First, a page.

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I was there to hear your borning bark

Nima had her first litter on August 4, 2008.  I was also pregnant at the same time, not that I was trying to experience this with our dog; it just happened to coincide.  Since I was the largest pregnant woman ever and was already into the final months, my role was limited to cutting the dental floss to tie off the cords and hand them to JoAnn, the owner of Nima’s kennel.  Holy man.  What an experience.  I had no idea what to expect, nor did Nima.  Puppies come out each in their own sack and it can be several hours between puppies.  We had an x-ray done and knew that there were 7 puppies total.   The gestation period is around 50 days, and JoAnn kept a close watch on her.  When she started to see Nima panting and straining, she called me and I raced over to her home.  When I got there, JoAnn was reading a book, “Dog Labor and Delivery”.   I immediately lost confidence and thought what a horrible owner I was and what did I get Nima into.  Soon after I arrived, puppy #1 tried to come out, but was stuck.  JoAnn jumped into action – working like a miracle worker to get the puppy out.  The puppy wasn’t breathing.  Then I REALLY saw the miracle worker in action as she did mouth to snout breathing and massaging the little girl’s chest.  After 20 minutes, the little dog started to breathe on her own.  Then came #2.  Then came #3.  Then came a big break.  We put each puppy up to Nima’s nose and she had absolutely no interest in them.  I thought, oh Lord – we’ll be bottle feeding this litter.  All of a sudden, #4 just shot out – no warning, no pushing, just shot out.  Nima looked at it and immediately, the mothering instinct kicked in.  She started cleaning that little baby and tried to nose the other babies to her belly.  Within the next hour, the remaining 3 came out – all breathing, healthy and tiny.  Nima’s big belly immediately went back to its original shape (I had hope for mine, which did not become a reality) and she laid on her side, with all 7 babies snuggled in.   She looked at me, growled in a low, guttural sound that can only be the sound of a mother protecting her young and I knew it was time to leave her be.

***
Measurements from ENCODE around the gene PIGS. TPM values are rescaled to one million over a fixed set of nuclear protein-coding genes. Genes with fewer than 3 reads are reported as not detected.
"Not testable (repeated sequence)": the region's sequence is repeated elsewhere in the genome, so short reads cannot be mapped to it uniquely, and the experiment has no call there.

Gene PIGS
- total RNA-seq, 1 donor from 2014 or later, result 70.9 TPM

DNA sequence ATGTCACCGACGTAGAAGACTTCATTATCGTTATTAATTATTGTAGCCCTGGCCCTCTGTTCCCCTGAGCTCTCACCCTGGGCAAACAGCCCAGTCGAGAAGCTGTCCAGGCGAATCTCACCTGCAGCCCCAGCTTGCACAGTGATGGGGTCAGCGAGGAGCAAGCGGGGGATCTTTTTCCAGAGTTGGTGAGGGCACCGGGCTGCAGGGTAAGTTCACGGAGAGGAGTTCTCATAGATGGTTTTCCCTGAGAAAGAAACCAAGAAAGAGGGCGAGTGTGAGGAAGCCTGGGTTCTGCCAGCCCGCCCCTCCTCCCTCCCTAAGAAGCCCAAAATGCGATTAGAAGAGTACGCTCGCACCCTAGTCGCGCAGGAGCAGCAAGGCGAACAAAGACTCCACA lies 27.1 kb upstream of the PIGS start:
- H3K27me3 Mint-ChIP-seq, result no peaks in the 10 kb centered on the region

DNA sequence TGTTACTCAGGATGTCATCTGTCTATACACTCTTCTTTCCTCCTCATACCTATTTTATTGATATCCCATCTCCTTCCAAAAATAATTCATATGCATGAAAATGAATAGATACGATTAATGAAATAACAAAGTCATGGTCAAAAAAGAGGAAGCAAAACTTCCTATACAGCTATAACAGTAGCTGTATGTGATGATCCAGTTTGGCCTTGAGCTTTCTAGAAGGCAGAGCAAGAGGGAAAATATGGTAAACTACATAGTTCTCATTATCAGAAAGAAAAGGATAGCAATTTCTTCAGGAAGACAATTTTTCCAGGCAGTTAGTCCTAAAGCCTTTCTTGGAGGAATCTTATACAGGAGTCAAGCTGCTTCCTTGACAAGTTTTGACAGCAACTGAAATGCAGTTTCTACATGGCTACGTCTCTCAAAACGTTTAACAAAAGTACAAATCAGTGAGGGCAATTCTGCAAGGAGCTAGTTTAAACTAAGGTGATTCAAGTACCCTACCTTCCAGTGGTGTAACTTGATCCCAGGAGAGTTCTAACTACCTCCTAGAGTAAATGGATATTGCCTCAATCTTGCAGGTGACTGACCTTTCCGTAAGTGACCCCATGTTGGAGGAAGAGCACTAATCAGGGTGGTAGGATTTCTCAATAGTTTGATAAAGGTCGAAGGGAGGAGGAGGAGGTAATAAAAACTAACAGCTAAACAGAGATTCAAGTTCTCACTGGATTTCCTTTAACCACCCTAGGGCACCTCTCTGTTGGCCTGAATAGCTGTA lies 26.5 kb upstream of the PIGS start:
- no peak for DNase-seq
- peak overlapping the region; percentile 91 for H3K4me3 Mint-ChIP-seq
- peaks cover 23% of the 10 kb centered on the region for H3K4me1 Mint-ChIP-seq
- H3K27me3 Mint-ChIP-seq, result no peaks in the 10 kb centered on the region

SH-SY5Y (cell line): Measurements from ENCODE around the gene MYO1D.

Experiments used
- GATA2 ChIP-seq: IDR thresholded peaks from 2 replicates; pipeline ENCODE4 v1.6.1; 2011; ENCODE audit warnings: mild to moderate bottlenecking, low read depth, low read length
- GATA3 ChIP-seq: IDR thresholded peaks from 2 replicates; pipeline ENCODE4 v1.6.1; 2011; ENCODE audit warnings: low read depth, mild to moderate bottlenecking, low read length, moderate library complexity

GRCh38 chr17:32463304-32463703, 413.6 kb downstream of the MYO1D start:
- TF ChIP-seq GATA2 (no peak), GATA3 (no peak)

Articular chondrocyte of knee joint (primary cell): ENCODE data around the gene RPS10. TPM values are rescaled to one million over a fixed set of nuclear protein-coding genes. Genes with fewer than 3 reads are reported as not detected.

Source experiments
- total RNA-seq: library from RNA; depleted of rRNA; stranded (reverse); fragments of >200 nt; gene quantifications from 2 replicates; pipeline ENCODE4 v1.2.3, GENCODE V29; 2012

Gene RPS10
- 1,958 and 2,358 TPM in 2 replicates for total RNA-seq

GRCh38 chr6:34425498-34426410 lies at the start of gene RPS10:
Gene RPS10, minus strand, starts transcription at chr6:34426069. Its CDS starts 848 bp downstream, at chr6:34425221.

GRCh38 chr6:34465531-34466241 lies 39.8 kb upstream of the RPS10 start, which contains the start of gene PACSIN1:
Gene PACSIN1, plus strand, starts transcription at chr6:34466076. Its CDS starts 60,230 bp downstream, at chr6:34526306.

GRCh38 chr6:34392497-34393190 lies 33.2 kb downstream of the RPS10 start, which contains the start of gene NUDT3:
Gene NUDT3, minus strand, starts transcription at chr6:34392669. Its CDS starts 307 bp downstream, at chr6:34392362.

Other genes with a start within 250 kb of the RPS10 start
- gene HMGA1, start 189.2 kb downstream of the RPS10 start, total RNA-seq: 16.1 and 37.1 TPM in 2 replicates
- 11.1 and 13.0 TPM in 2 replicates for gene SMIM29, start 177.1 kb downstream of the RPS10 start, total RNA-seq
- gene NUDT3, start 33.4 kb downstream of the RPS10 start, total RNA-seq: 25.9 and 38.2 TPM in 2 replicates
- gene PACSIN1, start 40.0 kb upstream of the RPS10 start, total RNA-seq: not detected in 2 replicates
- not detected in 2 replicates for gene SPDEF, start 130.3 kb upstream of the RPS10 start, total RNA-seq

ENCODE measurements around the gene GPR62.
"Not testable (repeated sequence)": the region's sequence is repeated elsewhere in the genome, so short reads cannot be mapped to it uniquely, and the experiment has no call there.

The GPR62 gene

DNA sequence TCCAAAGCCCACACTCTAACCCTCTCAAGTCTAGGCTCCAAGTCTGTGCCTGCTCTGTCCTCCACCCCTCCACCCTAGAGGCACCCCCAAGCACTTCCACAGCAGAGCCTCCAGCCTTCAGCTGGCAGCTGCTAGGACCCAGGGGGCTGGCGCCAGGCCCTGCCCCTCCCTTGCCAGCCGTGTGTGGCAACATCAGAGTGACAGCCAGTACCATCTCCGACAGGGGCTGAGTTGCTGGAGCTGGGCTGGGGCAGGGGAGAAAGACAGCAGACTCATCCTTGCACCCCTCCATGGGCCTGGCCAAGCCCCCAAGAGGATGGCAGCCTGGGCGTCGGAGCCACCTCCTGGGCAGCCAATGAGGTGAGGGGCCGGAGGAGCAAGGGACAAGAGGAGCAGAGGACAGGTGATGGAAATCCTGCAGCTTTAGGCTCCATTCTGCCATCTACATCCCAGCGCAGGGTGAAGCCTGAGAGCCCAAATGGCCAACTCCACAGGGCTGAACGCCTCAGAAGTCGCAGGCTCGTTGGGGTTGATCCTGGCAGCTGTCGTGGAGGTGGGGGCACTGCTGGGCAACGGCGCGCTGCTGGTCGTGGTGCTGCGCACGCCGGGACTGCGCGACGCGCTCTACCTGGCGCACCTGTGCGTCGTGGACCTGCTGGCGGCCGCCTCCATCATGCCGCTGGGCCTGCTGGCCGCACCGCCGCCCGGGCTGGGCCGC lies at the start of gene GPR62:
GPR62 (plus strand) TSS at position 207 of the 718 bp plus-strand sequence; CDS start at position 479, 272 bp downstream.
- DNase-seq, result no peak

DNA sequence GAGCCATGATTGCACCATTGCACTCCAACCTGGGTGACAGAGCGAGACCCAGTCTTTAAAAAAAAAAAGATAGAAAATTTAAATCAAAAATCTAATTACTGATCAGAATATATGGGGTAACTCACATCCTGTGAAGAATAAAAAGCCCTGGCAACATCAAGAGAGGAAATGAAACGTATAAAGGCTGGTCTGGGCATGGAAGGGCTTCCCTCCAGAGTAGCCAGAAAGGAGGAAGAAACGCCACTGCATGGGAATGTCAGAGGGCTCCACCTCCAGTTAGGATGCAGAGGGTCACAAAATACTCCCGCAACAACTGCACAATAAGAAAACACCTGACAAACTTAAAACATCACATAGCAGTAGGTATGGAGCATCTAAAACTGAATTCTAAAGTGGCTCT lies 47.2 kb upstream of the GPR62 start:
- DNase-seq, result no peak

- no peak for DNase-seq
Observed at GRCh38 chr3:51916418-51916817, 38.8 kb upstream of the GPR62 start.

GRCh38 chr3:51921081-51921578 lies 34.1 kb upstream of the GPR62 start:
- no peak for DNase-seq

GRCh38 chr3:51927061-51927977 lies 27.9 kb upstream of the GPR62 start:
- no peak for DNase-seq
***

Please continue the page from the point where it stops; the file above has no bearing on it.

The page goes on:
Nima stayed with JoAnn for about 8 weeks and I went to visit each weekend.  I always received the same treatment – she was terribly excited to see me and I would take her outside.  She could be outside for about 3 minutes then desperately try to get back in to her babies.  I would take her in, put her in the kennel and she would proceed to growl ferociously at me.   When we brought her home after the last puppy was sold, I also had our baby.  An amazing thing happened in that Nima assumed a role with our little one – with each of her cries or movements, Nima was right there.  Just like a gentle soul to protect this new little being.   I took it as encouragement and comfort, until the night out little one was screaming, waking us all out of our dead sleep (which we had been in for approximately 1 hour).  Nima looked at me as if to say, “I had 7.  Clearly you can take care of 1.”

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